Music education and the learning disabled : the effects of movement programming and class placement
Stephens, Kay L.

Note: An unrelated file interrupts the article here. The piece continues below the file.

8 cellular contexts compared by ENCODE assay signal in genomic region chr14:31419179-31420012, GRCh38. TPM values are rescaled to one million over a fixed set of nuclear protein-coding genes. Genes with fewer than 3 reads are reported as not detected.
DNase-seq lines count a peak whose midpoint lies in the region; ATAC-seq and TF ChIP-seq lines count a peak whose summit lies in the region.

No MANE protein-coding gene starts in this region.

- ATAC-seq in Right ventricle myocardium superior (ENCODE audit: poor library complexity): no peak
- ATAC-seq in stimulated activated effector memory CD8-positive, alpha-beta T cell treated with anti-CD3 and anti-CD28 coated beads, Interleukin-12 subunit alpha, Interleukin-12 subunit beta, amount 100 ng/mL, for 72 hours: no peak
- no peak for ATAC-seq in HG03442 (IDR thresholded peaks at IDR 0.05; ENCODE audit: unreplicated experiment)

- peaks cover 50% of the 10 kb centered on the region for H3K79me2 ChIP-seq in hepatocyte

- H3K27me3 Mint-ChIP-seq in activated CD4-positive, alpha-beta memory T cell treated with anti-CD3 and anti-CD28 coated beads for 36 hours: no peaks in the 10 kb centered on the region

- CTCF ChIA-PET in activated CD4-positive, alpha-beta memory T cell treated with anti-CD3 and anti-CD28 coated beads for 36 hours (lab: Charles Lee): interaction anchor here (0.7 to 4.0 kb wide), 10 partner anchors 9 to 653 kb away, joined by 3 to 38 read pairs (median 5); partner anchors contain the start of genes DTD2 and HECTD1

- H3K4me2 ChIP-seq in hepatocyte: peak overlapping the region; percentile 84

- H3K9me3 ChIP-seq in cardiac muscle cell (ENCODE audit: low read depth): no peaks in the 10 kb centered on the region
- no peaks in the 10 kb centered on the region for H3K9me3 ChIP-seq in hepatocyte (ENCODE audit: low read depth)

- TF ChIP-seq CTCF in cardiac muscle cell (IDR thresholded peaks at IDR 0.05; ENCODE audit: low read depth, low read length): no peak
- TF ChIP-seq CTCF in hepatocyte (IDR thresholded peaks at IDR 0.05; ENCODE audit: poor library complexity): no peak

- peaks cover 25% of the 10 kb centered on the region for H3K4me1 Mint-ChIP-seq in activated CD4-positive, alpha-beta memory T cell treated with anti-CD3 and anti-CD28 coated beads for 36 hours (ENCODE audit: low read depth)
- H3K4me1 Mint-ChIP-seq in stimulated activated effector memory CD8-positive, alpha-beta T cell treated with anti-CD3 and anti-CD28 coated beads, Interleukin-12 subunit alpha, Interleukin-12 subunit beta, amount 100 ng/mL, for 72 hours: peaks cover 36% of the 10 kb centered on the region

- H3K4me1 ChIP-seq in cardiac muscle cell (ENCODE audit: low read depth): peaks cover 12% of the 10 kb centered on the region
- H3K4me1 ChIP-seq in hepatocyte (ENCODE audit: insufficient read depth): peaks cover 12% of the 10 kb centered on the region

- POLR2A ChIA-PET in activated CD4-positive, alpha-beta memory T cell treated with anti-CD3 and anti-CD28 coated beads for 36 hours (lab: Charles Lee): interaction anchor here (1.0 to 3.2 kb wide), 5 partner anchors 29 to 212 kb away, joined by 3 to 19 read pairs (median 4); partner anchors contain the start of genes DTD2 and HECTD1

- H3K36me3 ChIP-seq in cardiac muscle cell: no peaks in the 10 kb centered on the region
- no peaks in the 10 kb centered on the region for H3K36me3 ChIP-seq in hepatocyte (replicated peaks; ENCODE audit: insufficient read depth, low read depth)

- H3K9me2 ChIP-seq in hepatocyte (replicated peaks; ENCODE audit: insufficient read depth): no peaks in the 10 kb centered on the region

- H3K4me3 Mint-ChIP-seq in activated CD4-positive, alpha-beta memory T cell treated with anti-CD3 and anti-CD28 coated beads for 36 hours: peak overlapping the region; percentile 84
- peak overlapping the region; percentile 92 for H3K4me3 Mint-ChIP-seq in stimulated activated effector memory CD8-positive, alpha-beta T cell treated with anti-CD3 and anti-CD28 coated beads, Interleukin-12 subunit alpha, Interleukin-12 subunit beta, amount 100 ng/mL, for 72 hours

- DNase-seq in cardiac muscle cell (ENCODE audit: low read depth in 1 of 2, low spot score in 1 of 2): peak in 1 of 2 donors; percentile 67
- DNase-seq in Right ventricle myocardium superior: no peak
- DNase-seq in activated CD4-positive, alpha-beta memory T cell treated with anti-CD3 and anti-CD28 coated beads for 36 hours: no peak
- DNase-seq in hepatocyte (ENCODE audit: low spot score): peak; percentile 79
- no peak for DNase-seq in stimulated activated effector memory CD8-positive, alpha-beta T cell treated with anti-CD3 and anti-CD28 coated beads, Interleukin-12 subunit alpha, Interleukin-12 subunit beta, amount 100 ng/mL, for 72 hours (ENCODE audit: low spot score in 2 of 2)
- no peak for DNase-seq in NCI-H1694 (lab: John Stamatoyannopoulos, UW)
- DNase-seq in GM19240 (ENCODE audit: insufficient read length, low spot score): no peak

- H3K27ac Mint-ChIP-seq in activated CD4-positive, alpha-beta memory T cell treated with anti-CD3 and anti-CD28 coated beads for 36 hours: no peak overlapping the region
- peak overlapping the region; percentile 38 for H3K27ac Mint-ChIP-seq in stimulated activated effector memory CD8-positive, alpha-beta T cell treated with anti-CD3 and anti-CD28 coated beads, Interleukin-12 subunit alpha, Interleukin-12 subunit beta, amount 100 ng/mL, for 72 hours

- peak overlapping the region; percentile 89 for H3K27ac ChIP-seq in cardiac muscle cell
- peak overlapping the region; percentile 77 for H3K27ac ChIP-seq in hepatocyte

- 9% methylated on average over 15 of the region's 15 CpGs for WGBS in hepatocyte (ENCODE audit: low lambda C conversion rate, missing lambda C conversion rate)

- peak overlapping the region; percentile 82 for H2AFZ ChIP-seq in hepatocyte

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This five-month study investigated the effects of different types of movement programming and class size upon the in-tune singing and memory for melodic phrases of 25 learning disabled students, 6 to 11 years old, enrolled in a suburban elementary public school. Music classroom behaviors (singing participation, auditory discrimination for music sounds, motor skills, overall attending and self-confidence) were rated by a trained observer during all treatment sessions. The influence of balance-related activities upon on-task behaviors and music-related motor skills was also addressed. Subjects were pre- and post-tested on reading skills and auditory memory for words. Data were gathered through the use of a constructed music test, standardized tests, daily observation charts, and anecdotal records. Posttreatment student feedback was tape-recorded. Results indicated significant improvement for all self-contained music class groups in the areas of intune singing and memory for melodic phrases; subjects in the mainstreamed music classes realized losses in both areas. All groups showed improvement in music classroom behaviors. Students with attentional deficits demonstrated improved on-task behaviors and music-related motor skills when using modified balance equipment during instruction. Although all project groups improved in reading abilities and memory for related words, the most significant gain was noted in memory for related words. Subjects indicated overwhelming preference for the self- contained setting. Although movement activities were seen to enhance music programming, small class size and high student interest appeared to influence more significantly the acquisition and development of certain music skills.